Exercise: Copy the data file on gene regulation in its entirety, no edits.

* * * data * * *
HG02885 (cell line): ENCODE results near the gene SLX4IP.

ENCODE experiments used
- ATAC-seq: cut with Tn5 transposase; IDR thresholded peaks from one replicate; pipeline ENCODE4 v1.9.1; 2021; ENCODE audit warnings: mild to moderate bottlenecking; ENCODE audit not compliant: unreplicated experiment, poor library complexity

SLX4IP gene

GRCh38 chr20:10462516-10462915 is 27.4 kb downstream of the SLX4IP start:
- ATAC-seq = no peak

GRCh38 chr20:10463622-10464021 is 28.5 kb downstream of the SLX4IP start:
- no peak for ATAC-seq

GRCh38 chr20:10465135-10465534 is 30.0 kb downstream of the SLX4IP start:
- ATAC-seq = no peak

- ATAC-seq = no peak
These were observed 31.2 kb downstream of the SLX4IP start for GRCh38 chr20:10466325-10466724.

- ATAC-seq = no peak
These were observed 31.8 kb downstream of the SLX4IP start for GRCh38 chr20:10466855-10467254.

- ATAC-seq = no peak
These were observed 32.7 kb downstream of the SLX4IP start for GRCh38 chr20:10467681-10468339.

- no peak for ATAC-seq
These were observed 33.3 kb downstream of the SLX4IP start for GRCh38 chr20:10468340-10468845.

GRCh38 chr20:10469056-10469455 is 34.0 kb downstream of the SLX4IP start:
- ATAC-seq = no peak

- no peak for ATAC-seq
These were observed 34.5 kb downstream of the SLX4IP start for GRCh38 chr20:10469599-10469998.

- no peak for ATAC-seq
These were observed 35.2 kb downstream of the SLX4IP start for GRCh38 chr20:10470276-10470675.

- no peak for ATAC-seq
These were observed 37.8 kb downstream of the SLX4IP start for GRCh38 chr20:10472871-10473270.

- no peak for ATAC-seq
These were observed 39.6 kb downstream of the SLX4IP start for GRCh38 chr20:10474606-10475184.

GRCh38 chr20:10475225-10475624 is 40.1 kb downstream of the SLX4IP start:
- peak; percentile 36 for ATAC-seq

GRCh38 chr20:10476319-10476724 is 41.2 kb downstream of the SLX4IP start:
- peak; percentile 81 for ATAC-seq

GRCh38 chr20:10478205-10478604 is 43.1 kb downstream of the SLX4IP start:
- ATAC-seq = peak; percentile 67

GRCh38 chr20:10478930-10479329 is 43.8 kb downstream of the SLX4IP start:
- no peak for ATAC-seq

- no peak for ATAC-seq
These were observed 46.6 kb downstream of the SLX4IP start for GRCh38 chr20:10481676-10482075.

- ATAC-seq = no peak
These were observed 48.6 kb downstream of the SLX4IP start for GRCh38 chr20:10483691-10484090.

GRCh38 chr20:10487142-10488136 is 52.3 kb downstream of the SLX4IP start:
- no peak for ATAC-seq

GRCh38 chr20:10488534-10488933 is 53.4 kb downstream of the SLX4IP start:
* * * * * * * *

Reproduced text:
HG02885 (cell line): ENCODE results near the gene SLX4IP.

ENCODE experiments used
- ATAC-seq: cut with Tn5 transposase; IDR thresholded peaks from one replicate; pipeline ENCODE4 v1.9.1; 2021; ENCODE audit warnings: mild to moderate bottlenecking; ENCODE audit not compliant: unreplicated experiment, poor library complexity

SLX4IP gene

GRCh38 chr20:10462516-10462915 is 27.4 kb downstream of the SLX4IP start:
- ATAC-seq = no peak

GRCh38 chr20:10463622-10464021 is 28.5 kb downstream of the SLX4IP start:
- no peak for ATAC-seq

GRCh38 chr20:10465135-10465534 is 30.0 kb downstream of the SLX4IP start:
- ATAC-seq = no peak

- ATAC-seq = no peak
These were observed 31.2 kb downstream of the SLX4IP start for GRCh38 chr20:10466325-10466724.

- ATAC-seq = no peak
These were observed 31.8 kb downstream of the SLX4IP start for GRCh38 chr20:10466855-10467254.

- ATAC-seq = no peak
These were observed 32.7 kb downstream of the SLX4IP start for GRCh38 chr20:10467681-10468339.

- no peak for ATAC-seq
These were observed 33.3 kb downstream of the SLX4IP start for GRCh38 chr20:10468340-10468845.

GRCh38 chr20:10469056-10469455 is 34.0 kb downstream of the SLX4IP start:
- ATAC-seq = no peak

- no peak for ATAC-seq
These were observed 34.5 kb downstream of the SLX4IP start for GRCh38 chr20:10469599-10469998.

- no peak for ATAC-seq
These were observed 35.2 kb downstream of the SLX4IP start for GRCh38 chr20:10470276-10470675.

- no peak for ATAC-seq
These were observed 37.8 kb downstream of the SLX4IP start for GRCh38 chr20:10472871-10473270.

- no peak for ATAC-seq
These were observed 39.6 kb downstream of the SLX4IP start for GRCh38 chr20:10474606-10475184.

GRCh38 chr20:10475225-10475624 is 40.1 kb downstream of the SLX4IP start:
- peak; percentile 36 for ATAC-seq

GRCh38 chr20:10476319-10476724 is 41.2 kb downstream of the SLX4IP start:
- peak; percentile 81 for ATAC-seq

GRCh38 chr20:10478205-10478604 is 43.1 kb downstream of the SLX4IP start:
- ATAC-seq = peak; percentile 67

GRCh38 chr20:10478930-10479329 is 43.8 kb downstream of the SLX4IP start:
- no peak for ATAC-seq

- no peak for ATAC-seq
These were observed 46.6 kb downstream of the SLX4IP start for GRCh38 chr20:10481676-10482075.

- ATAC-seq = no peak
These were observed 48.6 kb downstream of the SLX4IP start for GRCh38 chr20:10483691-10484090.

GRCh38 chr20:10487142-10488136 is 52.3 kb downstream of the SLX4IP start:
- no peak for ATAC-seq

GRCh38 chr20:10488534-10488933 is 53.4 kb downstream of the SLX4IP start: